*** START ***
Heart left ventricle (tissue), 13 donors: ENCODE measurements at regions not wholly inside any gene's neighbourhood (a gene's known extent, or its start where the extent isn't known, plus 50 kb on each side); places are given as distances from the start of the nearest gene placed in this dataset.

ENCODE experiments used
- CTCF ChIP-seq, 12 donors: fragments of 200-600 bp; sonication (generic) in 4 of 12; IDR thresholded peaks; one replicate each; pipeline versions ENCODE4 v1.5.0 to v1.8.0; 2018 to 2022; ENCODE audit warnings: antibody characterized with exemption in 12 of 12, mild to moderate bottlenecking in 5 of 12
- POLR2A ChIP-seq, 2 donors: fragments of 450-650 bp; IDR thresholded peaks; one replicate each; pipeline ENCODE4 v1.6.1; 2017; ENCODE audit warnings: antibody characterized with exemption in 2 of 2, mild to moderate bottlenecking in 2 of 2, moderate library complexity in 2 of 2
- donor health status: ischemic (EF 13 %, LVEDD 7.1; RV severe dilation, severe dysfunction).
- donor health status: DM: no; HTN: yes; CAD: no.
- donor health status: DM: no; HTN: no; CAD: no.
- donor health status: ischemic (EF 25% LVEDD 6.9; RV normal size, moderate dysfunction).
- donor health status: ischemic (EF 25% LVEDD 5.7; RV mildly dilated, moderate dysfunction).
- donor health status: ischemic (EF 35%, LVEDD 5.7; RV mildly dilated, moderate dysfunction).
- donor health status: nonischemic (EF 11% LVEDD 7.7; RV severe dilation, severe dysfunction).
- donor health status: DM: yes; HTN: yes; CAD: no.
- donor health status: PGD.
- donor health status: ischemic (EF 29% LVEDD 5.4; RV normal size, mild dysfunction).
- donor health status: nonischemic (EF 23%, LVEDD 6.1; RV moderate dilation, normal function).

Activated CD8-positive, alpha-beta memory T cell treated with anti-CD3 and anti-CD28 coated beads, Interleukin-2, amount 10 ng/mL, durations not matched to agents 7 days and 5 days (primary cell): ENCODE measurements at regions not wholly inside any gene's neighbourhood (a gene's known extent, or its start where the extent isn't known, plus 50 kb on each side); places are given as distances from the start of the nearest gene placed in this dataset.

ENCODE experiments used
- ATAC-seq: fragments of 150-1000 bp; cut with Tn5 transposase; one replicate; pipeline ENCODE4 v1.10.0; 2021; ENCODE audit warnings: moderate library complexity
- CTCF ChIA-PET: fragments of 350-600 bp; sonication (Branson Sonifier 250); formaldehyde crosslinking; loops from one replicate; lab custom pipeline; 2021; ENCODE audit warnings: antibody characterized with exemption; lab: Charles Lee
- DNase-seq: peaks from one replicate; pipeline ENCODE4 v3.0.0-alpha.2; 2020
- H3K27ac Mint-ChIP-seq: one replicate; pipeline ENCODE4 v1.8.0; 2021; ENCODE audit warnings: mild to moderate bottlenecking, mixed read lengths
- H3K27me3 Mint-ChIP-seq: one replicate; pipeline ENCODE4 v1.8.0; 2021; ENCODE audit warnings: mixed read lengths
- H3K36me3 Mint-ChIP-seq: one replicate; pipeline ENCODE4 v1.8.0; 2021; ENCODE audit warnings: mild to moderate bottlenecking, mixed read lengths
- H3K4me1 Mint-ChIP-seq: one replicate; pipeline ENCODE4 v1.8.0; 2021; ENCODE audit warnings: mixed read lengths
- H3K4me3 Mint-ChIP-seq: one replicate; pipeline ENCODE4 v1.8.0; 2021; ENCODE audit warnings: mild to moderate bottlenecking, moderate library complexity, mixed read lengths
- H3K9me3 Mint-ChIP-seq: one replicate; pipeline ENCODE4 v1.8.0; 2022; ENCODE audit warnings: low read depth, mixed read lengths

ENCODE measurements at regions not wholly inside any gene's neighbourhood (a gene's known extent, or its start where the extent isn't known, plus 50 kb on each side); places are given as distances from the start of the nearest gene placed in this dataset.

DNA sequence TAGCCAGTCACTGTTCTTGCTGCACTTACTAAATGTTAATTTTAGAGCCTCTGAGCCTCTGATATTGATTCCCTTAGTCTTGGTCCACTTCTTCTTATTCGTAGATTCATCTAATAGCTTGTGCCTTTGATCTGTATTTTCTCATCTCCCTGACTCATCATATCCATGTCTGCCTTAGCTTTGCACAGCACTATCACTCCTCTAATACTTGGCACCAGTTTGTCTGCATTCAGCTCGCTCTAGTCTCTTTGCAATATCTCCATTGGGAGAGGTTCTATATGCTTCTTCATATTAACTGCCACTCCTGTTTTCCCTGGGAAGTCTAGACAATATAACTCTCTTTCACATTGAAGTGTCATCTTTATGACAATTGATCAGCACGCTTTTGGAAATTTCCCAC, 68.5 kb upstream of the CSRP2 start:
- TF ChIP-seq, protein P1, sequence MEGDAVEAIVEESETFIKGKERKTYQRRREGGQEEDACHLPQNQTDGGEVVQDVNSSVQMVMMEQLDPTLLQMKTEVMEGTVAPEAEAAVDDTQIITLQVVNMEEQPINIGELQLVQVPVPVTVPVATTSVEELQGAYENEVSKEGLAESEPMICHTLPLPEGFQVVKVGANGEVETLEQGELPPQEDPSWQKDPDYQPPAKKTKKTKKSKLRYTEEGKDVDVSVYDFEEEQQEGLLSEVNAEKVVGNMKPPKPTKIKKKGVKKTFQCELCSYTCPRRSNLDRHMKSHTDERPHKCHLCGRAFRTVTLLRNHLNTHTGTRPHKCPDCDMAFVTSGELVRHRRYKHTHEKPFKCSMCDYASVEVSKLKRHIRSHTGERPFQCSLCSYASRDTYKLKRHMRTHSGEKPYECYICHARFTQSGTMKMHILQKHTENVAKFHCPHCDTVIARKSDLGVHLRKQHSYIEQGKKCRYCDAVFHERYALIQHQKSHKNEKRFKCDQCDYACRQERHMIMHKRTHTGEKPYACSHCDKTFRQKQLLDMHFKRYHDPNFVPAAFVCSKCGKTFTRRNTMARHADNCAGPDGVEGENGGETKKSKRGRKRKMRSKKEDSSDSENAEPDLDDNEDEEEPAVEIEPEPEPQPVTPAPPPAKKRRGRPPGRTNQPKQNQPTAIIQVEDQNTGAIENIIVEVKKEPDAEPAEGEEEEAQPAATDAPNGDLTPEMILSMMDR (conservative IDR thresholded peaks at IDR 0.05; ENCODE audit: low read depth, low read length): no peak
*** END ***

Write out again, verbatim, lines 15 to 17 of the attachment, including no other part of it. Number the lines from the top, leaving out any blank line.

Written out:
- donor health status: nonischemic (EF 23%, LVEDD 6.1; RV moderate dilation, normal function).

Activated CD8-positive, alpha-beta memory T cell treated with anti-CD3 and anti-CD28 coated beads, Interleukin-2, amount 10 ng/mL, durations not matched to agents 7 days and 5 days (primary cell): ENCODE measurements at regions not wholly inside any gene's neighbourhood (a gene's known extent, or its start where the extent isn't known, plus 50 kb on each side); places are given as distances from the start of the nearest gene placed in this dataset.

ENCODE experiments used